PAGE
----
The benefits of standardized data are well known — it improves communication; it makes better use of time and resources; it facilitates comparison; it adds transparency; it enhances data sharing and collaborators among scientists, studies and companies; and it eases the development of new software and tools.

Most importantly, said Clinipace’s Nicola Tambascia, more and more global regulatory agencies require standardized data as part of the submission process.

“Officials at the Food and Drug Administration receive hundreds of applications each year that reference thousands and thousands of pieces of data, so you can imagine how confusing that could be without standardization,” Tambascia said.

Tambascia, Principal Statistical Programmer at Clinipace, led a complimentary webcast April 5 called “An Overview in Clinical Data Standardization in Electronic Submissions (CDISC).” The purpose of the webcast was to provide an understanding of standardized data to help people stay abreast of evolving regulatory requirements.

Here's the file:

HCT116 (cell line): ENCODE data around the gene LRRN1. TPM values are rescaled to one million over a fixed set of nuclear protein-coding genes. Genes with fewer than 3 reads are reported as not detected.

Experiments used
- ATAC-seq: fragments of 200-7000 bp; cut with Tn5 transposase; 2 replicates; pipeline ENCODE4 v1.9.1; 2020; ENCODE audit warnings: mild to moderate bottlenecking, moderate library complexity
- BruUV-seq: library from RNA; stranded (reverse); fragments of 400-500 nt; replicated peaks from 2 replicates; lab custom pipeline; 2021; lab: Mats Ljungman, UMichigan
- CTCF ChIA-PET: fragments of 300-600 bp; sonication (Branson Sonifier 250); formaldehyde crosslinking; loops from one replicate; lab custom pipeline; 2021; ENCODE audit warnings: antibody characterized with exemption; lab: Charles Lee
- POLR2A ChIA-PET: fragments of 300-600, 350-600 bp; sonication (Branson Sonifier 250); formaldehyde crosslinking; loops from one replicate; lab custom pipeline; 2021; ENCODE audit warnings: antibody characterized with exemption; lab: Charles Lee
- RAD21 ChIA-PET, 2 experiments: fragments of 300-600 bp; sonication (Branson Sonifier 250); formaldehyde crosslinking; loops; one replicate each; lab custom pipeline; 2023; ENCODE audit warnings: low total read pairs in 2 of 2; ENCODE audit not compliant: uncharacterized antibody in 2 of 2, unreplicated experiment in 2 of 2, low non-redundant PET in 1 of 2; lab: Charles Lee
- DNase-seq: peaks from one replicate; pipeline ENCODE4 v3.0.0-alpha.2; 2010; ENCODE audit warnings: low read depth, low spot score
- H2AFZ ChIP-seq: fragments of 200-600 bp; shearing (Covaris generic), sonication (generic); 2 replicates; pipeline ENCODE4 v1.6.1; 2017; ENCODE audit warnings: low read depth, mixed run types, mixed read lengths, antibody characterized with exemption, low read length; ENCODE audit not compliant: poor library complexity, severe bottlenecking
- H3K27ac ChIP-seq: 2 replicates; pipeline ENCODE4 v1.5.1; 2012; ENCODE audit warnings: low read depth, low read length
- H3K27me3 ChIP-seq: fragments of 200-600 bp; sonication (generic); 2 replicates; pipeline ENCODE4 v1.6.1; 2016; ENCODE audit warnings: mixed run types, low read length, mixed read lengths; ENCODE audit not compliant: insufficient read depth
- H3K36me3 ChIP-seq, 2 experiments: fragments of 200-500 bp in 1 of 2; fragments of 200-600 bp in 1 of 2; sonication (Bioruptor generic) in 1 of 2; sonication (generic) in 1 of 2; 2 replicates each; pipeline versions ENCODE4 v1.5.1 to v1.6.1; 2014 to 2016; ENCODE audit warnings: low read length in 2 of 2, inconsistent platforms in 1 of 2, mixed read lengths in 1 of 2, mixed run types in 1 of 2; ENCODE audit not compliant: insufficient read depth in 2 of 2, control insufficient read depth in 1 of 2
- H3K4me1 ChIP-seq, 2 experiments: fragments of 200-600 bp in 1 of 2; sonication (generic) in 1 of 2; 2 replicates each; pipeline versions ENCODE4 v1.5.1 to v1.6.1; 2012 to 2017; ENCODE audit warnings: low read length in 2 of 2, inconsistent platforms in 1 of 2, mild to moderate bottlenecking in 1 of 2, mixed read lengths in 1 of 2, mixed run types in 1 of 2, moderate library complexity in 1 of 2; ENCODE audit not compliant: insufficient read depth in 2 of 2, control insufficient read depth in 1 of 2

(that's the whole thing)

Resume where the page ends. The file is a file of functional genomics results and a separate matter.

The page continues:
During the webcast, Tambascia covered:

  • The benefits of clinical data standardization,
  • How international requirements for data standardization differ between regulatory agencies,
  • The goals and background of different CDISC standards, and
  • Deliverables.

Regulatory agencies that require standardized data include the FDA in the United States and the Pharmaceuticals and Medical Devices Agency (PMDA) in Japan.

As part of the webcast, Tambascia discussed CDISC, an acronym for Clinical Data Interchange Standards Consortium.

CDSIC is a global, open, multidisciplinary, nonprofit organization that has established standards to support the acquisition, exchange, submission and archive of clinical research data and metadata.

CDISC standards are vendor-neutral, platform-independent and freely available via the CDISC website. CDISC provides most of the data standards, like SDTM and ADaM, requested by regulatory authorities — making in-depth knowledge of these standards key for a successful submission.

An audio recording and slide deck of Tambascia’s presentation are available at no cost. Request the materials.

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